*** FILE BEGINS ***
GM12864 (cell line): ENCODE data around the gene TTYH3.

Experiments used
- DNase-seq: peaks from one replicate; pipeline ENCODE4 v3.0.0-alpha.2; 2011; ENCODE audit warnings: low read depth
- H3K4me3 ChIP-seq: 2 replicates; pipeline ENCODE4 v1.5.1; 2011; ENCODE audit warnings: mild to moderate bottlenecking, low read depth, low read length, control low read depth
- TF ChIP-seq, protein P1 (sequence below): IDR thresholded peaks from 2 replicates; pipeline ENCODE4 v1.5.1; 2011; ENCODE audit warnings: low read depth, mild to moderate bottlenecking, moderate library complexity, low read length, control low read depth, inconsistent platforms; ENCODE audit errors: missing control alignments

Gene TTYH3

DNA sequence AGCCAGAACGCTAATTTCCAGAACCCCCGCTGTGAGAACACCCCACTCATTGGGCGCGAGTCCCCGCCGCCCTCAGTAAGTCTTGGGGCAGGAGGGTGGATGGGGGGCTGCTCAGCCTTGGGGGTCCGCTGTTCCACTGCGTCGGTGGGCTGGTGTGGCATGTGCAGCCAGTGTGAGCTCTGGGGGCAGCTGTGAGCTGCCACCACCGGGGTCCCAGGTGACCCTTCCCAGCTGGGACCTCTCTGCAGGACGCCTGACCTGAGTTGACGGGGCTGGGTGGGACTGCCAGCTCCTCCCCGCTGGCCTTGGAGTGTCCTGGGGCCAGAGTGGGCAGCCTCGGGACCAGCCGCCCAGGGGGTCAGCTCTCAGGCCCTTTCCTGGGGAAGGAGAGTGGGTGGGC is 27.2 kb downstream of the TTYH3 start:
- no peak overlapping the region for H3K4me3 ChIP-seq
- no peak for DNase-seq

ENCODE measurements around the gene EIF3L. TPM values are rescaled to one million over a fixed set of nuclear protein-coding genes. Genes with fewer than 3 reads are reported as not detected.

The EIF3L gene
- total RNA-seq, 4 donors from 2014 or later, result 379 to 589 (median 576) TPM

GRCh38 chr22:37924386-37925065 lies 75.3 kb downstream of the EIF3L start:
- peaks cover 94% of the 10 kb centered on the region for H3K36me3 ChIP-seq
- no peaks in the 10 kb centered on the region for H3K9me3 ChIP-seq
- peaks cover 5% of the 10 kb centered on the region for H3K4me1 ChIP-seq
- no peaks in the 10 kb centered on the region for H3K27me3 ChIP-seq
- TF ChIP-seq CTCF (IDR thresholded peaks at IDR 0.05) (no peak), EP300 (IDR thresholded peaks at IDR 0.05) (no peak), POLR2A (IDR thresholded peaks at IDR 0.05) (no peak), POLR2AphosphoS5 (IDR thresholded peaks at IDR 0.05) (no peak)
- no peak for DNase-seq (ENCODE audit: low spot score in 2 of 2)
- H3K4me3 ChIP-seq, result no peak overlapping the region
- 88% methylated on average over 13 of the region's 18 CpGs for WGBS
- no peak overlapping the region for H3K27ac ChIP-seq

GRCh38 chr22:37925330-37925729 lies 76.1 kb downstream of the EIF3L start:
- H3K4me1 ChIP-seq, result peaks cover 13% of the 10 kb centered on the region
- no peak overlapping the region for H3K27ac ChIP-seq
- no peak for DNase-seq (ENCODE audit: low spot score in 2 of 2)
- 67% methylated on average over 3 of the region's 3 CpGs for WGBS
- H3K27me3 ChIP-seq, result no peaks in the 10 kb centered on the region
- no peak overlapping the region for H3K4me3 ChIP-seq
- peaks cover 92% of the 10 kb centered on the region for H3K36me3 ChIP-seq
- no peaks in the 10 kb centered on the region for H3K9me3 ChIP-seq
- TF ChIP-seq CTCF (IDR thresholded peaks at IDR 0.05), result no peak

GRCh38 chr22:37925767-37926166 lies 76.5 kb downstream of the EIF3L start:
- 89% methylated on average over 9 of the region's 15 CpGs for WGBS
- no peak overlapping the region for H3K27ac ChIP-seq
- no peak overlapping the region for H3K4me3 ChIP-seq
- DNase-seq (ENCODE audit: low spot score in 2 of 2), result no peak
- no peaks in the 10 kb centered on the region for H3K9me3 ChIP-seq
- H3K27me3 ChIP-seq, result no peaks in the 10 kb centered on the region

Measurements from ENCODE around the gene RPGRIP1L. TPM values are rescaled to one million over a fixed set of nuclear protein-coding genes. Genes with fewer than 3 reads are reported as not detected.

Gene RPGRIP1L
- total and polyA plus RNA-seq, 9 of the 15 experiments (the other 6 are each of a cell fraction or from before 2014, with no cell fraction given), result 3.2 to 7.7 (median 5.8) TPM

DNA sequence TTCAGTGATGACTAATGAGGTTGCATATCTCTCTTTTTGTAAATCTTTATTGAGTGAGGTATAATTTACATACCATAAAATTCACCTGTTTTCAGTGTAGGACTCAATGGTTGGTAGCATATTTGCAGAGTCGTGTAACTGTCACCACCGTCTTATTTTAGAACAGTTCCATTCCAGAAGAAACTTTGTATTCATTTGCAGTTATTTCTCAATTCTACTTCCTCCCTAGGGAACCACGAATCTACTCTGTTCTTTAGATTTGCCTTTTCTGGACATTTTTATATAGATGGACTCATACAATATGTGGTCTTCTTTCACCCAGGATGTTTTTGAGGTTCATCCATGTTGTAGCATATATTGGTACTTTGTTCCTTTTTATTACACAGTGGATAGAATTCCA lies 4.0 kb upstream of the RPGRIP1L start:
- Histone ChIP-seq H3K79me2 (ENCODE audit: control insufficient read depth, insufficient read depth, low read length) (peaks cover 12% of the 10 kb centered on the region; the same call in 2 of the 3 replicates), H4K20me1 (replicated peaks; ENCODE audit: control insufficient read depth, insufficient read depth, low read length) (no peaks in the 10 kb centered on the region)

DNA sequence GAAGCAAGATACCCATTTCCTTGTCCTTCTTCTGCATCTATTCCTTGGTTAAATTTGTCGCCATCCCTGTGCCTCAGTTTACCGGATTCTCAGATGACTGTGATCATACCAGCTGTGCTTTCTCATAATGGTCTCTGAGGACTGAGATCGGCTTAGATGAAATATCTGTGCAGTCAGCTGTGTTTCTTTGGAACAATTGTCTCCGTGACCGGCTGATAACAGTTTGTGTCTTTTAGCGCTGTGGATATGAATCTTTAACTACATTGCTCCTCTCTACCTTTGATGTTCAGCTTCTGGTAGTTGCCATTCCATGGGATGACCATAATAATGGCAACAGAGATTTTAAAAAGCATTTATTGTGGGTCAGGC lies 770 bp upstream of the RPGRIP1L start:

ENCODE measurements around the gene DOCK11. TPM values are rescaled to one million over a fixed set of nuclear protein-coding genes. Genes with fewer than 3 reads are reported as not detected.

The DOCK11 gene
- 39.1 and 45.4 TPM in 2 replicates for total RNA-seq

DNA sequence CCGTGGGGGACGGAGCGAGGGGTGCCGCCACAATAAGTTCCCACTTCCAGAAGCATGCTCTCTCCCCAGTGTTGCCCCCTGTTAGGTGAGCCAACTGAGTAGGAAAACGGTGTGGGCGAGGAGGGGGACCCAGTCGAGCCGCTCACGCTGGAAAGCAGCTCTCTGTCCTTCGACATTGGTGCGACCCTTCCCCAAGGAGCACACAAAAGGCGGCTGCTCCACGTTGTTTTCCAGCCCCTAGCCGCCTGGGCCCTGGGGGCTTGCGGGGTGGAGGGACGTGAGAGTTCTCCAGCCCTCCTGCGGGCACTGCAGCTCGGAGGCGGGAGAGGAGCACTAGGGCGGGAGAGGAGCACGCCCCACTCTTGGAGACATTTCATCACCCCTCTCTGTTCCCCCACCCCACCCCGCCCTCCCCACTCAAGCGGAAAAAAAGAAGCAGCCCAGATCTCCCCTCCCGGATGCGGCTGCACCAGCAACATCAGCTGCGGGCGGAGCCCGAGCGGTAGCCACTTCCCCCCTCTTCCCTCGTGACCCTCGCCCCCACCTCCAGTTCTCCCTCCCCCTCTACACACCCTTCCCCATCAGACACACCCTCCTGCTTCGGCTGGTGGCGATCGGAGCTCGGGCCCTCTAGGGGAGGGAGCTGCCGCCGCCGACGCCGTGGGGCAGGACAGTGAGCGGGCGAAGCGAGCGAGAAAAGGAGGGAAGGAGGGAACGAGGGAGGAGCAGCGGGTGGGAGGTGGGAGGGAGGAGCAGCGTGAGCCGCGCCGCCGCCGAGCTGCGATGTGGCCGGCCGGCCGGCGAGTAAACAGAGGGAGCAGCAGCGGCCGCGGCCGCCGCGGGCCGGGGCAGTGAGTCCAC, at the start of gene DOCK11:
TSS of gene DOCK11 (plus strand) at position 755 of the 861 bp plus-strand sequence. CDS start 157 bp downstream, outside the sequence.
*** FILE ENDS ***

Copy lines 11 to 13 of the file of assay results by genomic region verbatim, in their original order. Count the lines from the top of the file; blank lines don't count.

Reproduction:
The EIF3L gene
- total RNA-seq, 4 donors from 2014 or later, result 379 to 589 (median 576) TPM

GRCh38 chr22:37924386-37925065 lies 75.3 kb downstream of the EIF3L start: